India is witnessing a significant increase in patients from the developed countries and is now ranked second in medical tourism market after Thailand. The hospitals in India have treated 4.5 lakh patients compared to Thailand's 12 lakh cases over the last two years.
The country's medical expertise and infrastructure together with international certifications like JCI (Joint Commission International) have been able to able to attract an increasing number of patients from the developed countries besides those in the South and East Asia region.
Factors driving this growth are capable medical personnel and quality care being provided at its advanced hospitals. Notables ones include Apollo Group, Fortis, Escorts, Manipal, Wockhardt, Columbia Asia to name a few who are offering their expertise in treating foreign patients.
Deloitte study carried over a two-year period reveals that there has been a quantum leap in the inflow of patients from the neighbouring countries and West Asia but now there is significant rise in patients from US, UK and Europe.
In the case of Thailand, its hospitals are known to offer cosmetic surgery and scores of foreign patients access the region for the same. However, India is looked upon for its expertise in heart care, neurology and orthopaedic treatment destinations, stated COO, Manipal Hospital and Group Director, Medical Services, Manipal Health Systems.
The long patient waiting list especially in the United Kingdom and Europe are driving the patients to India, stated Vishal Bali, CEO, Wockhardt Hospitals.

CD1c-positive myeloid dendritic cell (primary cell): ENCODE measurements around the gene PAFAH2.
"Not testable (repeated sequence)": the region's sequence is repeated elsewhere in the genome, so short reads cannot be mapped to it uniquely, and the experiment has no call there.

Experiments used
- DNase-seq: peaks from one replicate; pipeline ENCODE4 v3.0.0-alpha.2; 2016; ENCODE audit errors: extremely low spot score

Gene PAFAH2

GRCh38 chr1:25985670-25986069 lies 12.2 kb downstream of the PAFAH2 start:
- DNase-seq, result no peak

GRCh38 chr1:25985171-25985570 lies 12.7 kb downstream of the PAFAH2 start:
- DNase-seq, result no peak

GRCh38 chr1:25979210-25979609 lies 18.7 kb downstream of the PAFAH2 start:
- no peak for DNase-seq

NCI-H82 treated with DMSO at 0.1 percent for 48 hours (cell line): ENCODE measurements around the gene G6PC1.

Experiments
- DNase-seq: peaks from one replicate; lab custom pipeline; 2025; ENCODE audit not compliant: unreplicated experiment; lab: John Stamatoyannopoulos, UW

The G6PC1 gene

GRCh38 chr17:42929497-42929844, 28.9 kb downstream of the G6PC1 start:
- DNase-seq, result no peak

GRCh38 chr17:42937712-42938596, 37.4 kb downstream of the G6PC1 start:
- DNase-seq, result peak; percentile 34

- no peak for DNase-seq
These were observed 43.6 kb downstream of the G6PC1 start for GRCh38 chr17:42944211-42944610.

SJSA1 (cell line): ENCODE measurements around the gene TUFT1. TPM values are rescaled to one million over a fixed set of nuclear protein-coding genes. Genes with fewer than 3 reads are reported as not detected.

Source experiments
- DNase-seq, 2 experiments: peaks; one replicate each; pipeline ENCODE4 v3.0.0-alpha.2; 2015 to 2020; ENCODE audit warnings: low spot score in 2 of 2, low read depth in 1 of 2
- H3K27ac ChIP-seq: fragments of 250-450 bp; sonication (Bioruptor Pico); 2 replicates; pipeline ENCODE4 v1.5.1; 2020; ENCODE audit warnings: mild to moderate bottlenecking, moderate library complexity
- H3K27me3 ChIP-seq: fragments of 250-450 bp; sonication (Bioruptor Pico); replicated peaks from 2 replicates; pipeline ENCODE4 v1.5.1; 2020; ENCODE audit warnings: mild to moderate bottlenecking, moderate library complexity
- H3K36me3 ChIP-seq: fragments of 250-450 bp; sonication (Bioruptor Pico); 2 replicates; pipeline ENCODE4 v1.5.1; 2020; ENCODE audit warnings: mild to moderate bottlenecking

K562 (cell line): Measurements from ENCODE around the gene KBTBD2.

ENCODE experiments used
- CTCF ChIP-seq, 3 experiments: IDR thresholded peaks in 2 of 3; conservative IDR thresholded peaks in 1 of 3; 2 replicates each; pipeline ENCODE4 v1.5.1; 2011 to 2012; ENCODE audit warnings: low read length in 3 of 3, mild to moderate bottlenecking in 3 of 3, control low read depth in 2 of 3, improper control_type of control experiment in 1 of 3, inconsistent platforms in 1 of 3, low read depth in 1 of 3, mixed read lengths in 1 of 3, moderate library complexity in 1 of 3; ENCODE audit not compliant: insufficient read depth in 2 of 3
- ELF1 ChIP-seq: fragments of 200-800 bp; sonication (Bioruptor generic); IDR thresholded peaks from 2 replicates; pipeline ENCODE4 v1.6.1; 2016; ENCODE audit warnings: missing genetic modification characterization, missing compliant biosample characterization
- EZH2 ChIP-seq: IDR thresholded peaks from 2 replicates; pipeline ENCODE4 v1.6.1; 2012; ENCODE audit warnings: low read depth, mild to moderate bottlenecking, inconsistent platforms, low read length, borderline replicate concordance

Treatment cost is lowest in India and it is 20 percent of the average cost incurred in the US. In Singapore, Thailand and South Africa it is 30 per cent of the US cost. Medical tourism showcases the potential of Indian healthcare sector to the world which dreaded India for incidence of AIDS, TB, cancer, malaria and diabetes, according to the Deloitte report.
The per capital healthcare expenditure in Korea is $720 against India's $94. Unlike India some Asian countries have initiated innovative steps to explore medical tourism potential. Singapore has formed a collaboration of industry and government representatives to create a medical hub. Taiwan has a dedicated $318 million project to develop medical services. Korea medical tourism promotion policy plans new institutions for international patients.
The healthcare sector is only one industry which will remain insulated in the wake of the current economic gloom and therefore the government needs to provide the much-needed support to this medical care industry, stated Dr C Prathap Reddy, chairman, Apollo Hospitals.
India has the potential to become the preferred global destination for quality healthcare. The country is highly cost effective for patients in the US. There is a shorter waiting period for treatment compared to the UK medical centres. The developing world which has no specialty hospitals can have its patients access the centres in India, added Dr Reddy.